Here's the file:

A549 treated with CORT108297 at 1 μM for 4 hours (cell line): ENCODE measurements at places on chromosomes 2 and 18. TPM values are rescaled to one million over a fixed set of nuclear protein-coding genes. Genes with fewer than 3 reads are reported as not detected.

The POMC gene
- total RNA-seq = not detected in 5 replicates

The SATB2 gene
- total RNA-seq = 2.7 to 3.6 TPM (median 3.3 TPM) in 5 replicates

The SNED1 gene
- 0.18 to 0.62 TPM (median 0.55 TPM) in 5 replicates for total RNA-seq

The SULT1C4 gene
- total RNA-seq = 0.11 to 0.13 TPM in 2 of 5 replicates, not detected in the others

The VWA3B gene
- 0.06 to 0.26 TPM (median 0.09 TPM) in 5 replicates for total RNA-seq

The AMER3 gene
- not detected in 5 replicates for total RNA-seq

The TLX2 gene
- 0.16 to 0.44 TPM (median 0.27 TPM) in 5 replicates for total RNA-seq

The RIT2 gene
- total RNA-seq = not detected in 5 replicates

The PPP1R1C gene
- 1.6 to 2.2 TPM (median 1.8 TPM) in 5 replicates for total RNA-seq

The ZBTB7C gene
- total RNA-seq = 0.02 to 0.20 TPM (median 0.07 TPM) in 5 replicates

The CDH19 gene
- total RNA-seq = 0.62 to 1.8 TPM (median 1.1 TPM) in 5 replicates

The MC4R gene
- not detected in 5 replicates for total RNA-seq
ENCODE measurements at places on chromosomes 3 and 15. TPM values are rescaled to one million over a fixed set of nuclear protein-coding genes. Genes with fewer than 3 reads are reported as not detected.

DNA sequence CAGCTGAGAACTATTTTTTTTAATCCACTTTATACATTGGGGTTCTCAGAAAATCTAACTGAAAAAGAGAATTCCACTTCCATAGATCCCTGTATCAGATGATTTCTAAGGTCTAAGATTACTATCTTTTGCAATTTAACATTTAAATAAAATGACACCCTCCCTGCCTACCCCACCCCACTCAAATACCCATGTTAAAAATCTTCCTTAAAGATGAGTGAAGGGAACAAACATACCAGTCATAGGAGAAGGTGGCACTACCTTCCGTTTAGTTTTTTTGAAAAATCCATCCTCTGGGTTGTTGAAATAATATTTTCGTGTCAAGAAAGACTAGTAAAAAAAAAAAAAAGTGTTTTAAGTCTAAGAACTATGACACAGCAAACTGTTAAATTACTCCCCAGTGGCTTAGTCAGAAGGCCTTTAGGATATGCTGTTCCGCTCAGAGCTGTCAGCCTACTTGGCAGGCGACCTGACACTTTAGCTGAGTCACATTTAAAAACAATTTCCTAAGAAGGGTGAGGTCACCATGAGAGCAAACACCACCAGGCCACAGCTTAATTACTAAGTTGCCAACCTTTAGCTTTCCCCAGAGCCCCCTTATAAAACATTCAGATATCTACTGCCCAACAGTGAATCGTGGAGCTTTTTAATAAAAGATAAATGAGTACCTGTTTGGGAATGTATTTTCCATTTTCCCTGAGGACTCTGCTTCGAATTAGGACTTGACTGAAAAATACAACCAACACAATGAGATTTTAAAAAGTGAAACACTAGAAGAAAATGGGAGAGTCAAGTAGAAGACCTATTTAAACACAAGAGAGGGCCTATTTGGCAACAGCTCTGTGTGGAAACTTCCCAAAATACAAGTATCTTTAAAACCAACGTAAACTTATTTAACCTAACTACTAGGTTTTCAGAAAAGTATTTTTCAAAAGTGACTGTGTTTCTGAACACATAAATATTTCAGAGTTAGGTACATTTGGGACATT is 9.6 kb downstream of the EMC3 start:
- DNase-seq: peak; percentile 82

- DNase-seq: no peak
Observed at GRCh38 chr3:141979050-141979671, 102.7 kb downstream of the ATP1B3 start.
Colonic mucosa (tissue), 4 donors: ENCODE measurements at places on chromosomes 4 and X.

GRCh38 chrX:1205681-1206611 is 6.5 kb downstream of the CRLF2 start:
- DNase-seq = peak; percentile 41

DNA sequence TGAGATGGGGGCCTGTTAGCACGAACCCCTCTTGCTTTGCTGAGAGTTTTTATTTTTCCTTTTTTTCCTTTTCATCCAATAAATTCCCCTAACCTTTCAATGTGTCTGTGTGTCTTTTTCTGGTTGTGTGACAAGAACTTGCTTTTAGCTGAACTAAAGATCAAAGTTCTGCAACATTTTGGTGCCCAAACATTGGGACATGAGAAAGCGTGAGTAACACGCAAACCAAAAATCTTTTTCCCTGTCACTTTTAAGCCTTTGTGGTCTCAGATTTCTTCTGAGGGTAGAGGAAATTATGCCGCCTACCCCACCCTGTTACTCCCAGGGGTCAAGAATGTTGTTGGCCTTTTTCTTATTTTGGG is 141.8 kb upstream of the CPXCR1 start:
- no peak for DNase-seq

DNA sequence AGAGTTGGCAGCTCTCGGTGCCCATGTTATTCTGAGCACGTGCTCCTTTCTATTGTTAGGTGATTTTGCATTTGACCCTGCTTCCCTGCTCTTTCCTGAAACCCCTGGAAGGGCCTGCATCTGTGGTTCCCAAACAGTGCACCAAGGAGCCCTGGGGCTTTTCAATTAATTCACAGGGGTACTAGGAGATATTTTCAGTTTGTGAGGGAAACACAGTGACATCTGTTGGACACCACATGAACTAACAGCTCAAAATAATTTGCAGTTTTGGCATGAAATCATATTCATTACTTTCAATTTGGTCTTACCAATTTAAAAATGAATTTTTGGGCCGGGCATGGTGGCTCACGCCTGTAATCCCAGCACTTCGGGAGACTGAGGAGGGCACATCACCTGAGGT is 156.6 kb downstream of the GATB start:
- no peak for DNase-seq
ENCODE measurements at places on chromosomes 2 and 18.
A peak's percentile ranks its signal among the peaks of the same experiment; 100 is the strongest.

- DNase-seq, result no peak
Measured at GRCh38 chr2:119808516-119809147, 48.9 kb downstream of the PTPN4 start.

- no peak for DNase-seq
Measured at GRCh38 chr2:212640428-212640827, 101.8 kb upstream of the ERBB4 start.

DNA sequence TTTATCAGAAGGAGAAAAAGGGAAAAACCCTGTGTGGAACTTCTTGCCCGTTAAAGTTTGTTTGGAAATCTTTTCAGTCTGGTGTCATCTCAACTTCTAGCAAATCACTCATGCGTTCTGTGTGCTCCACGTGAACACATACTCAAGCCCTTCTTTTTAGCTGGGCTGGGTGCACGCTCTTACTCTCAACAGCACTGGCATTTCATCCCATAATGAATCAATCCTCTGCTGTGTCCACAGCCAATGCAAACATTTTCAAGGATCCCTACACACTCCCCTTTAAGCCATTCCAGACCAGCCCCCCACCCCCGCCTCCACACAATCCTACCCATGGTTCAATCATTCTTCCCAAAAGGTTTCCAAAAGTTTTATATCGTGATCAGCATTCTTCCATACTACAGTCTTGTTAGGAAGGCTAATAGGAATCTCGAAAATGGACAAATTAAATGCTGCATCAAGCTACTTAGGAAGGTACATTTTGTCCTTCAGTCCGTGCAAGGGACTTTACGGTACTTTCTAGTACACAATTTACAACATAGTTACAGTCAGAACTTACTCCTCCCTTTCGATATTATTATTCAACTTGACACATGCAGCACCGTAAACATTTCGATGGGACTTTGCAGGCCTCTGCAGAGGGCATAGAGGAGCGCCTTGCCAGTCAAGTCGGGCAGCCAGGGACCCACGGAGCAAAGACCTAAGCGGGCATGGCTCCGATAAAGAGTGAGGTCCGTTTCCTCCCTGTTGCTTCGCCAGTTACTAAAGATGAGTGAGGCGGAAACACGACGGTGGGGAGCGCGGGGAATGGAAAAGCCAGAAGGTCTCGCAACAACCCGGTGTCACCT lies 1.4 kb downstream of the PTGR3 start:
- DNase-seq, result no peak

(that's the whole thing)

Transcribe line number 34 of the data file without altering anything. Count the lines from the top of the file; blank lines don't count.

DNA sequence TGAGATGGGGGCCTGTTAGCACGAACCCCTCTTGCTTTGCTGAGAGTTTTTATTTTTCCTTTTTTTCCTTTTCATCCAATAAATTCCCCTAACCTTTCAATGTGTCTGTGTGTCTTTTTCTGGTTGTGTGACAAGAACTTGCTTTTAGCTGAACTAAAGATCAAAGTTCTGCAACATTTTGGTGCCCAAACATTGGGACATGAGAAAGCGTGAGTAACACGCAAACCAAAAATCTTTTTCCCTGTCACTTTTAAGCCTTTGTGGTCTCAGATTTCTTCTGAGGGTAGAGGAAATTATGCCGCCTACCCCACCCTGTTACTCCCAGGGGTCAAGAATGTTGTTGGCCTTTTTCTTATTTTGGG is 141.8 kb upstream of the CPXCR1 start: